Patent Citations
Cited PatentFiling datePublication dateApplicantTitle
US302622 *Jul 29, 1884 Islands
US343437 *Oct 31, 1885Jun 8, 1886 Device for regulating the flow of liquids in ice-machines
US601634 *Dec 9, 1896Apr 5, 1898 Cock or faucet
US934045 *Sep 27, 1907Sep 14, 1909John F CotterFlush-tank valve.
US1269048 *Aug 25, 1916Jun 11, 1918Lowell R ButcherStock drinking-fountain.
US1576709 *Jan 2, 1925Mar 16, 1926American Liquid Meter CompanyAir-relirf valve
US1840441 *Nov 3, 1928Jan 12, 1932Milwaukee Valve CoDrip trap
US2117056 *Jun 24, 1936May 10, 1938American Distr Steam CompanySteam trap
US2180173 *Dec 20, 1937Nov 14, 1939Share BarnettFloat valve for hydraulic pumping systems
US2216000 *Jan 16, 1939Sep 24, 1940Carlos E CrawfordAutomatic pipe line delivery valve
US2675025 *Jun 7, 1951Apr 13, 1954Bowser IncFlexible curtain type valve
US2677387 *Feb 19, 1949May 4, 1954Everette Crawford CarlosGuided flexible valve
US2679863 *Jul 12, 1951Jun 1, 1954Tucker Welsey LBalanced flexible curtain type valve
US2737364 *Apr 6, 1953Mar 6, 1956Handwerk David PCondensation trap
US2977972 *Nov 19, 1958Apr 4, 1961Liquid Controls CorpLiquid-level controlled devices
US3889706 *Jan 23, 1974Jun 17, 1975Px Petrocontrol AbFloat-controlled valve
US3973582 *Mar 10, 1975Aug 10, 1976Liquid Controls CorporationFlexible band device
US4082106 *Mar 31, 1976Apr 4, 1978Dresser Europe S. A.Air eliminator valve
US4306580 *Aug 22, 1979Dec 22, 1981Haldex AbOverflow return tank
US4342328 *Jun 16, 1977Aug 3, 1982The United States Of America As Represented By The Secretary Of The ArmyTwo stage float valve
US4621945 *Jan 11, 1985Nov 11, 1986Schafer Christopher EHead control stand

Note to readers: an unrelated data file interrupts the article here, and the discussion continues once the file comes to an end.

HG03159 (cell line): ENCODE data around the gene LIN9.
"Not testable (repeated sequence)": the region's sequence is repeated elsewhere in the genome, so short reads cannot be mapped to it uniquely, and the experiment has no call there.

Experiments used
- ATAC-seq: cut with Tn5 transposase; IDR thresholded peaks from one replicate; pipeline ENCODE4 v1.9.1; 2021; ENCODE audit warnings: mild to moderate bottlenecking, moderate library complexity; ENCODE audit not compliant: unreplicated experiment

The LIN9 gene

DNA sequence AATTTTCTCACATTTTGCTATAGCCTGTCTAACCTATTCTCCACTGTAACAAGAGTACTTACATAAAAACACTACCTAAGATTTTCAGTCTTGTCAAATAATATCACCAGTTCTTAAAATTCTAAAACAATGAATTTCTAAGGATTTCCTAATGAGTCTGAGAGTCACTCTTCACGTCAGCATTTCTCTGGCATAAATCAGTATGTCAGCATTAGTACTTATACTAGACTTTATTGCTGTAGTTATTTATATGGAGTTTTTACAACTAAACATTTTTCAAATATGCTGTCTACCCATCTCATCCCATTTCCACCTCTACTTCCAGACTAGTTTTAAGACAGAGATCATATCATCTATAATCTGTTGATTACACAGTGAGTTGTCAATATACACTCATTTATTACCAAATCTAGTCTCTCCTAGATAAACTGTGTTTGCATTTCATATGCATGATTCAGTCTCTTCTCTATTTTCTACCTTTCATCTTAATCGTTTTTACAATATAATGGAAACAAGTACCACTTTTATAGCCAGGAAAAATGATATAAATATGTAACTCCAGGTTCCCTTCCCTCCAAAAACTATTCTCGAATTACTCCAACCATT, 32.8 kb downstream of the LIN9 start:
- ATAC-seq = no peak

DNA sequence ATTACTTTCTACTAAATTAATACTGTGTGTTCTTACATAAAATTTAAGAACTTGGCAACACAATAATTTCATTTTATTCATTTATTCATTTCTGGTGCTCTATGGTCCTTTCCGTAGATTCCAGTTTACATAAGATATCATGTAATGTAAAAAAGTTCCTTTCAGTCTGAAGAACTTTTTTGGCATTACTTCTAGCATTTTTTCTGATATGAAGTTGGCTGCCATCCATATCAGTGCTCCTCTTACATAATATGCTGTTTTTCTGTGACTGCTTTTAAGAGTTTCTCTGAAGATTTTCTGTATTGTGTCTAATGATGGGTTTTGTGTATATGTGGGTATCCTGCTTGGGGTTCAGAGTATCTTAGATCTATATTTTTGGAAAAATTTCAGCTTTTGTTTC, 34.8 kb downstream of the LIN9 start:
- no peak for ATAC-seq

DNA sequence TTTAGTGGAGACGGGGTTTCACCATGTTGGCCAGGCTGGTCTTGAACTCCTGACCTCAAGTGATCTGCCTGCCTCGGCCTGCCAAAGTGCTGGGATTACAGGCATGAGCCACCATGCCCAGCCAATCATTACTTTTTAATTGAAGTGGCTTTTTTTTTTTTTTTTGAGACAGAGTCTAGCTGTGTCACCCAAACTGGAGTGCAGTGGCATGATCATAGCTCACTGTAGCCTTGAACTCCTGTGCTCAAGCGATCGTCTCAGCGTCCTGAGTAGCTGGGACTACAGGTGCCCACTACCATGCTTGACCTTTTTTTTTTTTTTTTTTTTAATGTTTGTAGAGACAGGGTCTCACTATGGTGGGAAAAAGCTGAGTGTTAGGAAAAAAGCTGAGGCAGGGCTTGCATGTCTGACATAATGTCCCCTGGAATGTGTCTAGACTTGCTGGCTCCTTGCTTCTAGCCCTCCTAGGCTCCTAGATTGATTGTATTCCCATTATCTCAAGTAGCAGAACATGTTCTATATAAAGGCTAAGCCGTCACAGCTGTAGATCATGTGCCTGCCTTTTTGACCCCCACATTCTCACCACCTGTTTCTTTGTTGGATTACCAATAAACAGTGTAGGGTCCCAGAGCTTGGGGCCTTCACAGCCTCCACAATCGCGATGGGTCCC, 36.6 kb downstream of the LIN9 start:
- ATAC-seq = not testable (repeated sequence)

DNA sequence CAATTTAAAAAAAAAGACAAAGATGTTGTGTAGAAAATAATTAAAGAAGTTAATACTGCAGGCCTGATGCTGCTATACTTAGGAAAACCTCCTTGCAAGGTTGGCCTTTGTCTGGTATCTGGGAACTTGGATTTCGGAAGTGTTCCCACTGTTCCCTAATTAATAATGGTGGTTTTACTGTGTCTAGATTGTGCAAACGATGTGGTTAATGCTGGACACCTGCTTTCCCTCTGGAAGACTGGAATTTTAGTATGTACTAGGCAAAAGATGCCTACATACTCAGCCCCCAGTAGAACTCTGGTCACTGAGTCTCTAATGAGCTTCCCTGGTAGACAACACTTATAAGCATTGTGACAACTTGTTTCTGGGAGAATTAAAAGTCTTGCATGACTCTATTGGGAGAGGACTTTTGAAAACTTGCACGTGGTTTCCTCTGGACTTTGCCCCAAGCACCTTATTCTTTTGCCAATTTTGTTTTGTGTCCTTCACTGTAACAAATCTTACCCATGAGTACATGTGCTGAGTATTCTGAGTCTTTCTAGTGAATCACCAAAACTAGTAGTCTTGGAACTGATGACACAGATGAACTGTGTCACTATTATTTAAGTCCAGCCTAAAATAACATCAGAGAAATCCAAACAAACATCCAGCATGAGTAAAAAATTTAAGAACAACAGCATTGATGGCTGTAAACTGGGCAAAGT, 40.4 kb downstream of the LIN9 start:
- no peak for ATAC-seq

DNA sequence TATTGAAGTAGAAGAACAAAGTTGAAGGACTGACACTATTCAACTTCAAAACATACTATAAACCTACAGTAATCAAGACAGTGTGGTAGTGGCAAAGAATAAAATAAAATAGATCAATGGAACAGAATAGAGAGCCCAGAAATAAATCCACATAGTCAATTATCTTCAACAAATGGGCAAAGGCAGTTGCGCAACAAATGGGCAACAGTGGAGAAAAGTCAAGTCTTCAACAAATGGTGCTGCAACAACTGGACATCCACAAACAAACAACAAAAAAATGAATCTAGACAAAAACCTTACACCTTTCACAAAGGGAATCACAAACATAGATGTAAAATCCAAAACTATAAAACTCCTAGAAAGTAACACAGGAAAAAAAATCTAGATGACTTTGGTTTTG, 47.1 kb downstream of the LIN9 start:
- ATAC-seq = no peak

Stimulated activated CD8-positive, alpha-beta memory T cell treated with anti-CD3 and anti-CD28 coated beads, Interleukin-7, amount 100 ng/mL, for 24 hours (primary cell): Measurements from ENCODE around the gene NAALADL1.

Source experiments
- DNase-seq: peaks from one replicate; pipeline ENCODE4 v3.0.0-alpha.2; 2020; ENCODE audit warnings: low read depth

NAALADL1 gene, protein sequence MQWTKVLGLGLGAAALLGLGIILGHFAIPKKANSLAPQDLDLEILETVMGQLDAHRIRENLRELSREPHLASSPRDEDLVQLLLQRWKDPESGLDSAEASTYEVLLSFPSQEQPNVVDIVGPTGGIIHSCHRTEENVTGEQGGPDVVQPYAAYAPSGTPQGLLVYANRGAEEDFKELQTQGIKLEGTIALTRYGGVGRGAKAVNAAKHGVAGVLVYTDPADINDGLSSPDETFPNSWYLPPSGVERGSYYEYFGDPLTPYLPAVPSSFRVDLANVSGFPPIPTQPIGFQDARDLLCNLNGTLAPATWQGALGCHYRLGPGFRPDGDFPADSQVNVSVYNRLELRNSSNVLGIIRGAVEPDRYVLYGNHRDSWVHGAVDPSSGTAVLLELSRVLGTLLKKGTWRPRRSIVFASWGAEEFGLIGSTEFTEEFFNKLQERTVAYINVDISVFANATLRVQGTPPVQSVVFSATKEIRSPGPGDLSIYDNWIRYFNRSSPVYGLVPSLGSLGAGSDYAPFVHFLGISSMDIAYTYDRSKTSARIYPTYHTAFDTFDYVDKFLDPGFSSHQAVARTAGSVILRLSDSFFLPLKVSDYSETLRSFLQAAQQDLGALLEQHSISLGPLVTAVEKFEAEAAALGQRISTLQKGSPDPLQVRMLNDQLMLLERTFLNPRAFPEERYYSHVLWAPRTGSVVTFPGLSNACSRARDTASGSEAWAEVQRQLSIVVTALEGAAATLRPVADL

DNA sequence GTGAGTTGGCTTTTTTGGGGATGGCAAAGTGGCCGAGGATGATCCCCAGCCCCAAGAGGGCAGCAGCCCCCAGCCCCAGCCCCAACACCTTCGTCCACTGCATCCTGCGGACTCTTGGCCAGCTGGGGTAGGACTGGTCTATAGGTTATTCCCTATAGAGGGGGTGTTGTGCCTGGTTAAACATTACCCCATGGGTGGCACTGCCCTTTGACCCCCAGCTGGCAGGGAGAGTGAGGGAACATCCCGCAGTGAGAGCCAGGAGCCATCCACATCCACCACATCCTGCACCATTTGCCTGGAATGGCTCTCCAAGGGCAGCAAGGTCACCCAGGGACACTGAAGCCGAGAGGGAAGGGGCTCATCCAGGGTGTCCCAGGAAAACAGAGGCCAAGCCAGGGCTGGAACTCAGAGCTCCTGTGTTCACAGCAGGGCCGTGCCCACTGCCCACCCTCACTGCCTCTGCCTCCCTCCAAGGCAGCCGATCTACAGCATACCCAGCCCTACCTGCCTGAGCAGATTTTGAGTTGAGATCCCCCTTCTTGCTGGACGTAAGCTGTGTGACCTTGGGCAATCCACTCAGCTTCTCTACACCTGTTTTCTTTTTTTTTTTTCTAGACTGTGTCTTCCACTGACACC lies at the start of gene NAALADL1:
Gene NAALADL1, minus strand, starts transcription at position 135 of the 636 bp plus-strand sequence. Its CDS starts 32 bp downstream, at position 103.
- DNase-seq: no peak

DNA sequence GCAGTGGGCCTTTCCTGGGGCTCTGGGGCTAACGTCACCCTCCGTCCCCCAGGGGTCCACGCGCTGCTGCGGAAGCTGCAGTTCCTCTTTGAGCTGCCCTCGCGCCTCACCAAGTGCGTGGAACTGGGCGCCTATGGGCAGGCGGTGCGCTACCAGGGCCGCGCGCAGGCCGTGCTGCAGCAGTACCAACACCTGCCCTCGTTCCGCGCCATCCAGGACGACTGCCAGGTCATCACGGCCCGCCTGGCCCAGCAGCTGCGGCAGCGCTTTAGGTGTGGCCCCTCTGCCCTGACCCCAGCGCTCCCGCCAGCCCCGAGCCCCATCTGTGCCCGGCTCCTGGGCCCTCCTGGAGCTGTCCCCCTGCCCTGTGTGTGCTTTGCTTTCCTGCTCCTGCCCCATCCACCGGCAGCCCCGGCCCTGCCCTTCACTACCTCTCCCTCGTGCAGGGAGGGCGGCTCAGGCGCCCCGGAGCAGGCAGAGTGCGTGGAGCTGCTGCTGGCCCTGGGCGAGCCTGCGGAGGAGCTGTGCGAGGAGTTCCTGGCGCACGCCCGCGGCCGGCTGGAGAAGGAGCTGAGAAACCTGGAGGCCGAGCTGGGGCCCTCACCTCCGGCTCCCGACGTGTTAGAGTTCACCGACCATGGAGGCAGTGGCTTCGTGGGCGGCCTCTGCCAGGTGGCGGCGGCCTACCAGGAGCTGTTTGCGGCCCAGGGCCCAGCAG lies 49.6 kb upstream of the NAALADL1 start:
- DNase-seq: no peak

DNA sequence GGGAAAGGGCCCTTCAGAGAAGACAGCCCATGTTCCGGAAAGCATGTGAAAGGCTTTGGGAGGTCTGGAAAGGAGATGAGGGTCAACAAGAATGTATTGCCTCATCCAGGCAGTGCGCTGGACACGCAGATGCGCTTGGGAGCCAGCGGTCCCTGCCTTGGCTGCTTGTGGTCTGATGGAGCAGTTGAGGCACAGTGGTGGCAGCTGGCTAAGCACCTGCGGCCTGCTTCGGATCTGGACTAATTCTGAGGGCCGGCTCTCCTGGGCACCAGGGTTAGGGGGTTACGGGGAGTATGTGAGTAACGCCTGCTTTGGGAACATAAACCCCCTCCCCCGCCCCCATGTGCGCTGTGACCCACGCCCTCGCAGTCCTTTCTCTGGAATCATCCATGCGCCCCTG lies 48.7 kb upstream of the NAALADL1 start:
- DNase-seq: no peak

US4770201 *Jul 30, 1987Sep 13, 1988Aran Engineering Development Ltd.Fluid flow valve
US5020567 *Sep 26, 1990Jun 4, 1991Innotag Inc.Drainage valve having a flexible flap with an edge taper
US5660533 *Nov 9, 1995Aug 26, 1997The Gorman-Rupp CompanyVacuum assisted priming and cooling system for a pump
Referenced by
Citing PatentFiling datePublication dateApplicantTitle
US20120012186 *Jan 19, 2012Seleon GmbhEvaporation chamber, intermediate chamber, and method
Classifications
U.S. Classification137/430, 137/184, 251/901, 137/451, 137/426, 137/628, 251/210, 137/192
International ClassificationF16K31/20, G05D9/02
Cooperative ClassificationY10T137/3043, Y10T137/7426, Y10T137/3068, Y10T137/7413, Y10T137/7494, Y10T137/86928, Y10S251/901, G05D9/02, F16K31/20
European ClassificationF16K31/20, G05D9/02
Legal Events
DateCodeEventDescription
May 3, 2004FPAYFee payment
Year of fee payment: 4
Sep 8, 2008REMIMaintenance fee reminder mailed
Sep 22, 2008SULPSurcharge for late payment
Year of fee payment: 7
Sep 22, 2008FPAYFee payment
Year of fee payment: 8
Oct 8, 2012REMIMaintenance fee reminder mailed
Feb 27, 2013LAPSLapse for failure to pay maintenance fees
Apr 16, 2013FPExpired due to failure to pay maintenance fee
Effective date: 20130227